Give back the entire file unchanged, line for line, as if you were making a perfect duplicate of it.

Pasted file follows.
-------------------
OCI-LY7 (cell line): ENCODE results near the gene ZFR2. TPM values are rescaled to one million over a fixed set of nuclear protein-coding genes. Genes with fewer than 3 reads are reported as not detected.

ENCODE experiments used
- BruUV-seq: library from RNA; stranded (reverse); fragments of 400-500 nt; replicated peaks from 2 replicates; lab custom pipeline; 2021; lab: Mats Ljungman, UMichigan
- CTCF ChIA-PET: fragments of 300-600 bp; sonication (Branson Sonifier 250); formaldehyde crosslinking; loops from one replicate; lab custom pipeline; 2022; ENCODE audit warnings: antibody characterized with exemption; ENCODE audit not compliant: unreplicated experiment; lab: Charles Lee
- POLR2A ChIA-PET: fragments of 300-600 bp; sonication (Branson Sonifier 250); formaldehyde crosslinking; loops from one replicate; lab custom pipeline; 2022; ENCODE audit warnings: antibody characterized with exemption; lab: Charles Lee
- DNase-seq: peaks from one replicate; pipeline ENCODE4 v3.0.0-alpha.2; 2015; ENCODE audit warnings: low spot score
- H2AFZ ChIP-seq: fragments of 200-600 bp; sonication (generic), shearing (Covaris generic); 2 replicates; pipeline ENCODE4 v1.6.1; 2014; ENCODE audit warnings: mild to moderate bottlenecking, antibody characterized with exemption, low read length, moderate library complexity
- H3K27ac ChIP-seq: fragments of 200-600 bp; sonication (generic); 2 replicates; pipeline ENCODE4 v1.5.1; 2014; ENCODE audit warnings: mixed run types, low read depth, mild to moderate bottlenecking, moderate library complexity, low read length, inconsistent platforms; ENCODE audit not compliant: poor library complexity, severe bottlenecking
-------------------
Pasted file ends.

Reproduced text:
OCI-LY7 (cell line): ENCODE results near the gene ZFR2. TPM values are rescaled to one million over a fixed set of nuclear protein-coding genes. Genes with fewer than 3 reads are reported as not detected.

ENCODE experiments used
- BruUV-seq: library from RNA; stranded (reverse); fragments of 400-500 nt; replicated peaks from 2 replicates; lab custom pipeline; 2021; lab: Mats Ljungman, UMichigan
- CTCF ChIA-PET: fragments of 300-600 bp; sonication (Branson Sonifier 250); formaldehyde crosslinking; loops from one replicate; lab custom pipeline; 2022; ENCODE audit warnings: antibody characterized with exemption; ENCODE audit not compliant: unreplicated experiment; lab: Charles Lee
- POLR2A ChIA-PET: fragments of 300-600 bp; sonication (Branson Sonifier 250); formaldehyde crosslinking; loops from one replicate; lab custom pipeline; 2022; ENCODE audit warnings: antibody characterized with exemption; lab: Charles Lee
- DNase-seq: peaks from one replicate; pipeline ENCODE4 v3.0.0-alpha.2; 2015; ENCODE audit warnings: low spot score
- H2AFZ ChIP-seq: fragments of 200-600 bp; sonication (generic), shearing (Covaris generic); 2 replicates; pipeline ENCODE4 v1.6.1; 2014; ENCODE audit warnings: mild to moderate bottlenecking, antibody characterized with exemption, low read length, moderate library complexity
- H3K27ac ChIP-seq: fragments of 200-600 bp; sonication (generic); 2 replicates; pipeline ENCODE4 v1.5.1; 2014; ENCODE audit warnings: mixed run types, low read depth, mild to moderate bottlenecking, moderate library complexity, low read length, inconsistent platforms; ENCODE audit not compliant: poor library complexity, severe bottlenecking